copied from cftc website
August 30, 2013
Federal Court Orders Matthew Marshall Taylor to Pay $500,000 for Fraud for Fabricating and Concealing Trades from Goldman, Sachs & Co., His Former Employer, and Obstructing Their Discovery
Washington, DC – The U.S. Commodity Futures Trading Commission (CFTC) today announced that Judge Richard J. Sullivan of the U.S. District Court for the Southern District of New York entered a Final Judgment and Consent Order for Permanent Injunction against Matthew Marshall Taylor (Taylor) for defrauding Goldman, Sachs & Co. (Goldman), his former employer, in December 2007 by intentionally concealing from Goldman the true position size, as well as the risk and potential profits or losses (P&L) associated with the S&P 500 e-mini futures contracts (e-mini futures) position in a firm account traded by Taylor.
The Order finds that Taylor recorded multiple fabricated entries in a Manual Trade Entry System for e-mini futures trades that he never made in order to conceal and understate the true size of his e-mini futures position and risk in his trading account, as the fabricated sales functioned to offset portions of the Defendant’s actual e-mini futures purchases.
Further, the Order finds that Taylor violated the anti-fraud provisions of the Commodity Exchange Act (CEA) by concealing his position, risk and P&L from Goldman and requires Taylor to pay a $500,000 civil monetary penalty. Additionally, the Order imposes permanent trading and registration bans on Taylor and prohibits him from violating the CEA, as charged. Taylor resides in Florida.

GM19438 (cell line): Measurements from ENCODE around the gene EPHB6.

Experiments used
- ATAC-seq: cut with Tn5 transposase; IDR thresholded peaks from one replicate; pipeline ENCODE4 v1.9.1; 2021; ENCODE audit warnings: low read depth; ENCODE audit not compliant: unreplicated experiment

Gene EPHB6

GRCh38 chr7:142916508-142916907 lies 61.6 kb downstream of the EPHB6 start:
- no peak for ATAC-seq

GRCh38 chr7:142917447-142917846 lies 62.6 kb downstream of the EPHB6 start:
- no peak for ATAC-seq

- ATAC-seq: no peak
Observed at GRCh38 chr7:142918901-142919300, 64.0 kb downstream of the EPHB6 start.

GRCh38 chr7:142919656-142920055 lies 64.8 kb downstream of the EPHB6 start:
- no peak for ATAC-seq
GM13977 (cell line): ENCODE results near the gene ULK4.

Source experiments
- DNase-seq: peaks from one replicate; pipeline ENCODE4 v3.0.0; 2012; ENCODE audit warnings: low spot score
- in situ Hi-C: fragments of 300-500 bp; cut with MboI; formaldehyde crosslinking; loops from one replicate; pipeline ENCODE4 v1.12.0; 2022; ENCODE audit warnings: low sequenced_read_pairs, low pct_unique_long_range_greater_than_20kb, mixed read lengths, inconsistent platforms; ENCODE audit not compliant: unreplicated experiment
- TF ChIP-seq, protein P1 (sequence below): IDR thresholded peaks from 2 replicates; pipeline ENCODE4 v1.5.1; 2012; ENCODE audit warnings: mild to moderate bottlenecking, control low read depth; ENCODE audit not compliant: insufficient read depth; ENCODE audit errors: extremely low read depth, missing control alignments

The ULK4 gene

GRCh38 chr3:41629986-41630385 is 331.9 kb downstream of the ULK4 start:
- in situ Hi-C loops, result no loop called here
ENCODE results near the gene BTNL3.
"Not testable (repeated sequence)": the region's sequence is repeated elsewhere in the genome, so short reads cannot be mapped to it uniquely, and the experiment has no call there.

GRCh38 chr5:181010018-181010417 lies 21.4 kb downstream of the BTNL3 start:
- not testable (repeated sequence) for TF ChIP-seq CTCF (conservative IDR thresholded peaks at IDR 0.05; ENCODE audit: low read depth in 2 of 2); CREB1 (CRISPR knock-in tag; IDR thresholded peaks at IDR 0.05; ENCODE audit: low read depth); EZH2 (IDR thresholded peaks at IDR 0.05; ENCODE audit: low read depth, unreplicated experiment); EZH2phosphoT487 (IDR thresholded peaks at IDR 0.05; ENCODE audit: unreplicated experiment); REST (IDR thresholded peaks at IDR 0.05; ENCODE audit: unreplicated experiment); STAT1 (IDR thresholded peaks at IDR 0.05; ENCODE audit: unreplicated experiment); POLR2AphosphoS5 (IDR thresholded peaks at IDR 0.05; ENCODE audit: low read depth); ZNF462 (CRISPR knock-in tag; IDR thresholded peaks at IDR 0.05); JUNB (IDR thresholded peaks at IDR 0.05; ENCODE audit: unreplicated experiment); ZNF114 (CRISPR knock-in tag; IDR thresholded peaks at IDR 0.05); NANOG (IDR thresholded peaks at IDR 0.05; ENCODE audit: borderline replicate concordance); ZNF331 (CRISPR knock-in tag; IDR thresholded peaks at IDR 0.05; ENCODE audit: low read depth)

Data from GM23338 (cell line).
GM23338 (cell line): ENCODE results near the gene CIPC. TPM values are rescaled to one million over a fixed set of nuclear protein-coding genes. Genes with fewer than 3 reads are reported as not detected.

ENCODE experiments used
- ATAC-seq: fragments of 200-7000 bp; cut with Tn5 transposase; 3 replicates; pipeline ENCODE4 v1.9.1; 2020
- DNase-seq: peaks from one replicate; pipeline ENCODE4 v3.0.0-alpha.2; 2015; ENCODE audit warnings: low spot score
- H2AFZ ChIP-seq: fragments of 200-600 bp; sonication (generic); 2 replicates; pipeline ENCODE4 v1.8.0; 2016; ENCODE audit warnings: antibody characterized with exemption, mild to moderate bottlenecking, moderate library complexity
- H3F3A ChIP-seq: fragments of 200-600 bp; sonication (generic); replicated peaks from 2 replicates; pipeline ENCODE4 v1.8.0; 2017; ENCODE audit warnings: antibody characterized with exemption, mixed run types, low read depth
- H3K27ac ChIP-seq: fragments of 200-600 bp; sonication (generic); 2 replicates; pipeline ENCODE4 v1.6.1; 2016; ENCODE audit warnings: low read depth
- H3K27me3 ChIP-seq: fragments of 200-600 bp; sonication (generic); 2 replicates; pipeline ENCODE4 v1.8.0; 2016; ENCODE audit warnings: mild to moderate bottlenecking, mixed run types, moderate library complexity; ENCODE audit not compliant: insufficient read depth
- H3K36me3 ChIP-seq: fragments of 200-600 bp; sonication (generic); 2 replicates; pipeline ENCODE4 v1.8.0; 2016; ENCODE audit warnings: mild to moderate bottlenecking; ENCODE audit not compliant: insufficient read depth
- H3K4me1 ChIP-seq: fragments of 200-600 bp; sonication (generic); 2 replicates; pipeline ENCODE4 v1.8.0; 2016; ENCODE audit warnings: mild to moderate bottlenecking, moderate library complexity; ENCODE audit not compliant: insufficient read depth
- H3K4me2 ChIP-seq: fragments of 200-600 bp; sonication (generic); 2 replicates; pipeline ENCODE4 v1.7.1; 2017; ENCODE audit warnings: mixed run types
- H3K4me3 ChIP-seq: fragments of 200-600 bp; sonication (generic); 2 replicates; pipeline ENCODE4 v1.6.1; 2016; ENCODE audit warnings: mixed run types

The Court’s Order, dated August 28, 2013, stems from a CFTC Complaint filed on November 8, 2012, that charged Taylor with fraud for fabricating and concealing trades from his employer and obstructing their discovery (see CFTC Press Release 6409-12).
In a related criminal proceeding based on substantially the same facts, Taylor pleaded guilty in the U.S. District Court for the Southern District of New York to one count of wire fraud before the Honorable William H. Pauley III.
The CFTC thanks the Financial Industry Regulatory Authority for its assistance.
CFTC staff members responsible for this case are Janine Gargiulo, Trevor Kokal, Michael Geiser, Judith Slowly, David Acevedo, Lenel Hickson, Stephen Obie, and Vincent McGonagle.
Last Updated: August 30, 2013